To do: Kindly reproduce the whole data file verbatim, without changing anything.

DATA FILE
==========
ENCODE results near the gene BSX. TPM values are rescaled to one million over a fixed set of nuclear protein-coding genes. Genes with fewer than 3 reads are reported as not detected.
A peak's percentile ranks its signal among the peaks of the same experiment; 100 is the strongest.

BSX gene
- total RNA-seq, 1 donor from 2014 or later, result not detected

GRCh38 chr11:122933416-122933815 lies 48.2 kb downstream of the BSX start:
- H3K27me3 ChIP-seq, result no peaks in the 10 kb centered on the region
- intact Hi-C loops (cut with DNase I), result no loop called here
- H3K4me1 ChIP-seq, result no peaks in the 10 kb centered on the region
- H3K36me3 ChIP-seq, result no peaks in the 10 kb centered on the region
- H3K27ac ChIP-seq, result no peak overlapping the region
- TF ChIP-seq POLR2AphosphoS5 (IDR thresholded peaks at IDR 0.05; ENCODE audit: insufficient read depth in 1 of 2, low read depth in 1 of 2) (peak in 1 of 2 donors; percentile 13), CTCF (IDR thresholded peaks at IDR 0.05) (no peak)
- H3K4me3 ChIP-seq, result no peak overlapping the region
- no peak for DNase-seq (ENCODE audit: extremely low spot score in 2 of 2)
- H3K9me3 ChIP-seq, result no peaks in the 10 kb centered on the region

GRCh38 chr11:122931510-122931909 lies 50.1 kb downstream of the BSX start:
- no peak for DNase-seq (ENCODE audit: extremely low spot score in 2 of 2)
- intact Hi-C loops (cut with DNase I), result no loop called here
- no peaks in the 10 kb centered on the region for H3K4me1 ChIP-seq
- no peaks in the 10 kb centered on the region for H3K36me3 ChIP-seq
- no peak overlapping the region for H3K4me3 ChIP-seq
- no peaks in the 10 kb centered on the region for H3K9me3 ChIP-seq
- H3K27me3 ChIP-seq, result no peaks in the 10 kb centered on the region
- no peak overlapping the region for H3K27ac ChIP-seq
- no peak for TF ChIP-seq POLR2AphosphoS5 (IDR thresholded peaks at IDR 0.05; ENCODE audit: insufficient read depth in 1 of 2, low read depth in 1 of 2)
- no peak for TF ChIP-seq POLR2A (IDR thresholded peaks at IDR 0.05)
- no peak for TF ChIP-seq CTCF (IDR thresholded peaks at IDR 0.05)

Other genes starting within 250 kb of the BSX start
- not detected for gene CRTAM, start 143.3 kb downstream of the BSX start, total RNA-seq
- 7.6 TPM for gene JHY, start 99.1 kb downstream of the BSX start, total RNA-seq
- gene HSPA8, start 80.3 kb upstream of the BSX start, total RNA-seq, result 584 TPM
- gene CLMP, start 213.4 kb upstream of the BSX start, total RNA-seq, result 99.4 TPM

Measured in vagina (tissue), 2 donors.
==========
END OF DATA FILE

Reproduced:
ENCODE results near the gene BSX. TPM values are rescaled to one million over a fixed set of nuclear protein-coding genes. Genes with fewer than 3 reads are reported as not detected.
A peak's percentile ranks its signal among the peaks of the same experiment; 100 is the strongest.

BSX gene
- total RNA-seq, 1 donor from 2014 or later, result not detected

GRCh38 chr11:122933416-122933815 lies 48.2 kb downstream of the BSX start:
- H3K27me3 ChIP-seq, result no peaks in the 10 kb centered on the region
- intact Hi-C loops (cut with DNase I), result no loop called here
- H3K4me1 ChIP-seq, result no peaks in the 10 kb centered on the region
- H3K36me3 ChIP-seq, result no peaks in the 10 kb centered on the region
- H3K27ac ChIP-seq, result no peak overlapping the region
- TF ChIP-seq POLR2AphosphoS5 (IDR thresholded peaks at IDR 0.05; ENCODE audit: insufficient read depth in 1 of 2, low read depth in 1 of 2) (peak in 1 of 2 donors; percentile 13), CTCF (IDR thresholded peaks at IDR 0.05) (no peak)
- H3K4me3 ChIP-seq, result no peak overlapping the region
- no peak for DNase-seq (ENCODE audit: extremely low spot score in 2 of 2)
- H3K9me3 ChIP-seq, result no peaks in the 10 kb centered on the region

GRCh38 chr11:122931510-122931909 lies 50.1 kb downstream of the BSX start:
- no peak for DNase-seq (ENCODE audit: extremely low spot score in 2 of 2)
- intact Hi-C loops (cut with DNase I), result no loop called here
- no peaks in the 10 kb centered on the region for H3K4me1 ChIP-seq
- no peaks in the 10 kb centered on the region for H3K36me3 ChIP-seq
- no peak overlapping the region for H3K4me3 ChIP-seq
- no peaks in the 10 kb centered on the region for H3K9me3 ChIP-seq
- H3K27me3 ChIP-seq, result no peaks in the 10 kb centered on the region
- no peak overlapping the region for H3K27ac ChIP-seq
- no peak for TF ChIP-seq POLR2AphosphoS5 (IDR thresholded peaks at IDR 0.05; ENCODE audit: insufficient read depth in 1 of 2, low read depth in 1 of 2)
- no peak for TF ChIP-seq POLR2A (IDR thresholded peaks at IDR 0.05)
- no peak for TF ChIP-seq CTCF (IDR thresholded peaks at IDR 0.05)

Other genes starting within 250 kb of the BSX start
- not detected for gene CRTAM, start 143.3 kb downstream of the BSX start, total RNA-seq
- 7.6 TPM for gene JHY, start 99.1 kb downstream of the BSX start, total RNA-seq
- gene HSPA8, start 80.3 kb upstream of the BSX start, total RNA-seq, result 584 TPM
- gene CLMP, start 213.4 kb upstream of the BSX start, total RNA-seq, result 99.4 TPM

Measured in vagina (tissue), 2 donors.